“The Mundies” is a bi-weekly column by Scott Rinear, awarding life and fantasy football. Now in its second year of publishing, this column presents an optimistic outlook on life and an analytical approach to the game. Read forward as Scott analyzes finding joy in the corporate lifestyle and Dalton Schultz and Devonta Smith, fantasy football winners from the NFL Divisional Round
If you follow me on Twitter, you may have seen me complain about my day job from time to time.
I should be clear. I do not hate my day job. Far from it. Typically when I feel the need to complain about my job (which is a perfectly healthy thing to do), it is because I would rather be doing something related to fantasy football analysis.
At the same time, I would not go as far as saying I love my day job, either. Like many, my relationship with and feelings toward what I do for a living fall somewhere in-between.
I have answered a few of the “What do you do for a living?” questions on Twitter with my official title, “Construction Manager.” But outside of a few people, I haven’t ever gone into much detail about what I actually do to pay the bills.
I find it interesting when folks in the fantasy community talk about what they do for a living. With relationships and interactions rooted mostly on social media, we only see a limited snapshot of what is happening in people’s lives. I remember my surprise when I first found out some of the fantasy analysts I follow had other full-time jobs. I remember thinking, “wait, you aren’t a full-time fantasy analyst?” I can only speak from my experience with this perception, but I am guessing I am not alone in that surprise.
There are analysts who consistently put out great content all season and all year long who are also full-time teachers or are going to school full-time. I remember thinking, “how do you possibly have the time?”
Then the 2022 season came along. By no means was I doing full-time fantasy content this season, but I committed to a weekly and monthly schedule where it’s possible someone may be surprised to find out I have a separate at least 40-hours per week occupation.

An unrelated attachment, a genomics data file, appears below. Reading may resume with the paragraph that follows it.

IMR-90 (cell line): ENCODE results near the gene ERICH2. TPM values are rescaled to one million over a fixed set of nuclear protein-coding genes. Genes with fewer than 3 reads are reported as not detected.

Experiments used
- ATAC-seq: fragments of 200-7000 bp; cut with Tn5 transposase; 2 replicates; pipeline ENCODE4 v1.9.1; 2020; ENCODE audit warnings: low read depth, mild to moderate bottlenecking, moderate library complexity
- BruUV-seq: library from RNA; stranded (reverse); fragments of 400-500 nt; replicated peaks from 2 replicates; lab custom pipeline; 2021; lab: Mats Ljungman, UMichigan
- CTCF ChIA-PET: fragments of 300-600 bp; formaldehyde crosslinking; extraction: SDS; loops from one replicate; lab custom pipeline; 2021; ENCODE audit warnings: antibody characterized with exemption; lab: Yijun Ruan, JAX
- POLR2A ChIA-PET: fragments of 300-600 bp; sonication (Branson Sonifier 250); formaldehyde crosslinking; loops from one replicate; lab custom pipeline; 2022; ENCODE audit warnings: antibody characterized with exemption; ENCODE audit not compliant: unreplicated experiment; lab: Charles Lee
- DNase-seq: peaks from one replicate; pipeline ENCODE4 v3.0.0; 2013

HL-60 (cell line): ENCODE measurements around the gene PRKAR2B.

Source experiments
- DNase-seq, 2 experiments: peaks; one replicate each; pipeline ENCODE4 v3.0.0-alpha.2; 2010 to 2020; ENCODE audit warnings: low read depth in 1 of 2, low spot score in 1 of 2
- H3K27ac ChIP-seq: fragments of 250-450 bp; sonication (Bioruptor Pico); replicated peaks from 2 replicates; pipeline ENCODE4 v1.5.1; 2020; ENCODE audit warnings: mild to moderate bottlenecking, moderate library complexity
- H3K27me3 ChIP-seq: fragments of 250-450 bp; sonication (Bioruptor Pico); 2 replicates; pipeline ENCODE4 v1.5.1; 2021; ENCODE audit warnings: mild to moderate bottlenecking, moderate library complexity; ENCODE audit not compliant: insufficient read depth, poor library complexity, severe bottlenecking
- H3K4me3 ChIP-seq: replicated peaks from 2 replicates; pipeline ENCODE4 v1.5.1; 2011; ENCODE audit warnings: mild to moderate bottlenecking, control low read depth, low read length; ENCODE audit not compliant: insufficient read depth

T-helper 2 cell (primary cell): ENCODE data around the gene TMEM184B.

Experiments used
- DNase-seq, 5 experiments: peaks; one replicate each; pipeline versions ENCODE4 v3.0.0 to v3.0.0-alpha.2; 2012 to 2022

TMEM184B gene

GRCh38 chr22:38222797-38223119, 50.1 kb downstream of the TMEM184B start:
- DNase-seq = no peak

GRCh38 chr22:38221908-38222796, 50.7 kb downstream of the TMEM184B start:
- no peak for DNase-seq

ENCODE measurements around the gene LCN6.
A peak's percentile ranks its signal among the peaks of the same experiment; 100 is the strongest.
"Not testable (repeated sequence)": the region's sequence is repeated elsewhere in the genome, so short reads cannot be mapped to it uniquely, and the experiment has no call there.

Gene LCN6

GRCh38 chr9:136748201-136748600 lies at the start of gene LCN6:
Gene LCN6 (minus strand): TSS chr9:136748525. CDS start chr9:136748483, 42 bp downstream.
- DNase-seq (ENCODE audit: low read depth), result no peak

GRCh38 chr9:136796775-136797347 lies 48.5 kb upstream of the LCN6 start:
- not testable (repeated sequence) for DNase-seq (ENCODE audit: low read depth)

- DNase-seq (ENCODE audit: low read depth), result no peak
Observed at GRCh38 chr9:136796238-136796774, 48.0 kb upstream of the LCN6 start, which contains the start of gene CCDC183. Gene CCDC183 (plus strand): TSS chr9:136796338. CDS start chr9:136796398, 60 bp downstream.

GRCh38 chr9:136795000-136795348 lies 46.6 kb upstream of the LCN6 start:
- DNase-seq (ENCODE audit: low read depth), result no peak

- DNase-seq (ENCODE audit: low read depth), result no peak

Some of this was based on deadlines set by others, but much of it was self-implemented with the weekly content I put on Twitter and onto my Patreon page. So now I have a window into that world. Balancing consistent fantasy football content creation and interaction in the community with my day job and being a husband and father is a lot. But I wouldn’t have it any other way.
Like many job titles, Construction Manager is about as general as it gets. And I did not set out to work in construction. In fact, “Construction Manager” is a relatively new title and not entirely accurate for what I spend much of my time doing. When I graduated from college in 2002, I had no clue what I wanted to do.
I chose Biology and Environmental Studies as my major for my undergraduate bachelor’s degree. I knew I liked science and math; my dad had taught high school biology, and my older sister majored in biology at the University of Tennessee (Go Vols!). So I figured, why not? I was forced to choose a major topic of study even though I had no idea what I wanted to do, so I chose something somewhat familiar.
After college and about five years of working odd jobs and getting by, I decided I should probably try and use the very expensive degree I had earned. So I quickly learned how to write a resumé and sent it out to a bunch of companies in the Seattle area.
How did I choose which companies to send it to? Honestly, I chose companies that sounded “sciencey.” The only picture I had in my head was something like counting fish. I have talked at length about other decisions I was making in my 2020s. I didn’t really know what I was doing. After about two months, I received a response from one of the companies. They wanted me to come in for an interview.
Now, if I was giving interview advice now, I would stress the importance of researching the company you are interviewing with. At a minimum, you should have a basic understanding of what they do. I did none of this. I showed up armed with no knowledge. As I said, I didn’t know what I was doing.